“I think the trust is gone on both sides,” she said. “I’m willing to talk to them, but we’re not going to take away the protections that people in this country expected and that everyone campaigned on.”

Publicly, GOP senators are dodging the question of whether they want the lawsuit to succeed, a contrast to what they said when the original legal challenge to ObamaCare was considered before the Supreme Court in 2012.

“It doesn't matter what I think about the court [case],” Sen. Chuck GrassleyChuck GrassleyFormer Sen. Bob Dole dies at 98 Alarm grows over smash-and-grab robberies amid holiday season GOP blocks bill to expand gun background checks after Michigan school shooting MORE (R-Iowa) said when asked if he wanted the lawsuit to succeed. “It's in the court. Ask me something about the legislative branch of government.”

Sen. Ron JohnsonRonald (Ron) Harold JohnsonFauci calls Ron Johnson's AIDS comment 'preposterous': 'I don't have any clue of what he's talking about' Wisconsin senators ask outsiders not to exploit parade attack 'for their own political purposes' It's time to bury ZombieCare once and for all MORE (R-Wis.) struck a similar note.

“I'll let the courts make their ruling,” Johnson said. “What I'm trying to concentrate on is working with both Democrats and Republicans on identifying problems that we can fix.”

Grassley and Alexander, the chairmen of the two Senate committees that oversee health care, have both rejected Trump’s urgings for them to come up with a new ObamaCare replacement plan. They say they are going to work in a bipartisan way on other health care priorities.

Several GOP senators dismissively said it is up to Trump to come up with an ObamaCare replacement plan if he really wants one.

“I'm looking forward to seeing what his plan is,” Alexander said. He added he is “focused on reducing health care costs and working in a bipartisan way.”

Jim McLaughlin, a Republican strategist, said there’s “no question about it” that Republicans would suffer political harm if the courts strike down the law and “people are losing their health insurance [and] people are losing their coverage.”

But he said, “I don’t think that’s going to happen.”

“Politically, the president is doing the right thing on this. I think he’s going to come up with some ideas and plans to make health care more affordable and more accessible,” he said. “I think they’ll come up with something good that folks will agree on.”

McLaughlin said it would be mistake for “Republicans to just leave it out there and surrender on health care.”

Trump told reporters at the White House on Thursday that a group of GOP senators, including Sens. John BarrassoJohn Anthony BarrassoCongress averts shutdown after vaccine mandate fight Sunday shows - Spotlight shifts to omicron variant Barrasso calls Biden's agenda 'Alice in Wonderland' logic: 'He's the Mad Hatter' MORE (R-Wyo.), Rick Scott (R-Fla.) and Bill CassidyBill CassidySunday shows preview: New COVID-19 variant emerges; supply chain issues and inflation persist Legislators look to expand health care access through telehealth, biosimilars Infrastructure deal is proof that Congress can still do good, bipartisan work MORE (R-La.), are going to come up with a “spectacular” ObamaCare replacement.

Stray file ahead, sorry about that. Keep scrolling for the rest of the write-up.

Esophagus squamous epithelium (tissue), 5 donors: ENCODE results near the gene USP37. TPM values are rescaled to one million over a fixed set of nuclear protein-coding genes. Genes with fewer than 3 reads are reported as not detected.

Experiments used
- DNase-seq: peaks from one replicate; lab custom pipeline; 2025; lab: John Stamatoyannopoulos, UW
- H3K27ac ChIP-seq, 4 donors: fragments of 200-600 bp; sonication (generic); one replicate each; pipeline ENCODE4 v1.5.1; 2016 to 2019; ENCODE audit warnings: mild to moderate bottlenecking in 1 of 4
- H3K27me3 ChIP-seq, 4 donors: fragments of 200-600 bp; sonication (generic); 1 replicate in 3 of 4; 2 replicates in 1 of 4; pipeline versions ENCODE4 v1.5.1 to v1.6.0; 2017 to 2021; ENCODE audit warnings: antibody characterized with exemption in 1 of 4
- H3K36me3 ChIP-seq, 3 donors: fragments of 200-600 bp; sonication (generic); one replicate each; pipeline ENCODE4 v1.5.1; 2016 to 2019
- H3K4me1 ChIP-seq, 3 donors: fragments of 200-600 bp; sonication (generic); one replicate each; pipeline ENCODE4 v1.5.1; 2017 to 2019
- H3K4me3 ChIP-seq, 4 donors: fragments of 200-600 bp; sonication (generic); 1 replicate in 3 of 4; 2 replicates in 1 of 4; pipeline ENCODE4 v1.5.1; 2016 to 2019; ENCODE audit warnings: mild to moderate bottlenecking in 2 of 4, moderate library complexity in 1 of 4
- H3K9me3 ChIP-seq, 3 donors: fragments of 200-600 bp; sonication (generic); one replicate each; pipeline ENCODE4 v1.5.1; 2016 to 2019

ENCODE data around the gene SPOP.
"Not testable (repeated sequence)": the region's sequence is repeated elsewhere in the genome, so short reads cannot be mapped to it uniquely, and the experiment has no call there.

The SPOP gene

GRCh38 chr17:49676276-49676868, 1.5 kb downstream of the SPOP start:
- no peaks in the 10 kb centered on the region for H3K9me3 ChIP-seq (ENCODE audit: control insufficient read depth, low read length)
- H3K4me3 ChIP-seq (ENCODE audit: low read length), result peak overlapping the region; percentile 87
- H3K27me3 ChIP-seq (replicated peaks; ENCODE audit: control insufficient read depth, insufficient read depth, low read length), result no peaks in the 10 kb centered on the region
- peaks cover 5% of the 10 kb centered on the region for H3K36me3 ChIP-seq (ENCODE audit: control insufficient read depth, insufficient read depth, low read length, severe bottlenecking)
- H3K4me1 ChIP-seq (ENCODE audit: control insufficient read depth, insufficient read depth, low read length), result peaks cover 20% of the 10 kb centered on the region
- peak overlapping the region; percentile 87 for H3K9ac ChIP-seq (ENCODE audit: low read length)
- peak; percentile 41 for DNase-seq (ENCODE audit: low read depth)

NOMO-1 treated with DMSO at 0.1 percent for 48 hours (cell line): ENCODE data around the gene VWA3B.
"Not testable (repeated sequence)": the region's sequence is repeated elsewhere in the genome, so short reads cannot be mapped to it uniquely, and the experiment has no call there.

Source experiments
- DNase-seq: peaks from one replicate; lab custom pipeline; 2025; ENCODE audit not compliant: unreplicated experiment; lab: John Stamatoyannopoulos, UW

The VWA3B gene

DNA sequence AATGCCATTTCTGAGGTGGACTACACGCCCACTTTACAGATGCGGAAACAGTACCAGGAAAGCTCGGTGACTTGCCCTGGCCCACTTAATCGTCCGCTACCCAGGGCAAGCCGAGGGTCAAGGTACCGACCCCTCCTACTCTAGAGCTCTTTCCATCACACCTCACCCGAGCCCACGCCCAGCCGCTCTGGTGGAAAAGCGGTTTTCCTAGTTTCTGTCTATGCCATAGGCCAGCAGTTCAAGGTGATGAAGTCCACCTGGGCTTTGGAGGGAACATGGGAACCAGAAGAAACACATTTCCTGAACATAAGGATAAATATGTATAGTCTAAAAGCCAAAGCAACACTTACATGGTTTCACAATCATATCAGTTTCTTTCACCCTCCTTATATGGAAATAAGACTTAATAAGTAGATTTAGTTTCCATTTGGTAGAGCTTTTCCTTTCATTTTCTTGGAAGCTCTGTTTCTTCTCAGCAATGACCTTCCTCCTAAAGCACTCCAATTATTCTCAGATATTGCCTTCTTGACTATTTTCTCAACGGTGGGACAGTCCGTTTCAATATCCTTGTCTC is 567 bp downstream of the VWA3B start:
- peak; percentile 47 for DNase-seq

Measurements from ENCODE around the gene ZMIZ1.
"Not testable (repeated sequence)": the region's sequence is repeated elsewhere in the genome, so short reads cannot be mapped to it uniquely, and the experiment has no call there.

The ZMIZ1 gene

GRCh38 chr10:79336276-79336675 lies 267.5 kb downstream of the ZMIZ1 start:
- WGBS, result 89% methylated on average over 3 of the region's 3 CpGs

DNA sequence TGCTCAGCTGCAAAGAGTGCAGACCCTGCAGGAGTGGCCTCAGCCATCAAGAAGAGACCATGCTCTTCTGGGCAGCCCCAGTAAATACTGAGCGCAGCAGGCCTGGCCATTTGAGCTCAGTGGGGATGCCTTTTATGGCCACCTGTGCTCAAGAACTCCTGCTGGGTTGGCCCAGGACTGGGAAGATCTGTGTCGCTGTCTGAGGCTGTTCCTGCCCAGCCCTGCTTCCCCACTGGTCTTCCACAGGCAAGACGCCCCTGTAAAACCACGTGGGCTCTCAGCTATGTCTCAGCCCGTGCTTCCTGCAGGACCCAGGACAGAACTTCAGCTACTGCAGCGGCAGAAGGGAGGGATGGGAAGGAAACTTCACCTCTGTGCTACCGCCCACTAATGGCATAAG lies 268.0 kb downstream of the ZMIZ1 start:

But a Senate GOP aide was doubtful, saying “I think he just sort of listed names” of senators who frequently work on health care issues. The aide said Barrasso, Scott and Cassidy are not in a working group together coming up with a replacement plan.

Some GOP senators have had early discussions about a plan, including Scott and Sen. Mitt RomneyWillard (Mitt) Mitt RomneyRomney praises Biden's boycott of Beijing Olympics White House announces diplomatic boycott of Beijing Olympics US expected to announce diplomatic boycott of Beijing Olympics soon: report MORE (R-Utah), who a spokesperson said has been involved in “preliminary discussions.”

If the ObamaCare lawsuit, which is currently making its way through the 5th Circuit, does ultimately succeed, it would jeopardize coverage for about 20 million people who have gained health insurance under the law and abolish protections for people with pre-existing conditions.

While anything is possible, legal experts in both parties generally think the case will lose in court, which would spare Republicans the task of picking up the pieces.

GOP strategists say there’s a chance that Trump could still shift gears. One Senate Republican strategist noted that the president quickly reversed his administration’s call to defund the Special Olympics after a spate of negative media stories.

“I can’t imagine it remains the top issue of discussion for the president because he’s somebody who’s interested in good press and winning and the thing that stopped his momentum dead in its tracks last week was this idea somebody put in his head,” the Senate strategist said, referring to the health care repeal-and-replace effort.

But Trump appears to have dug in so far on the ObamaCare fight.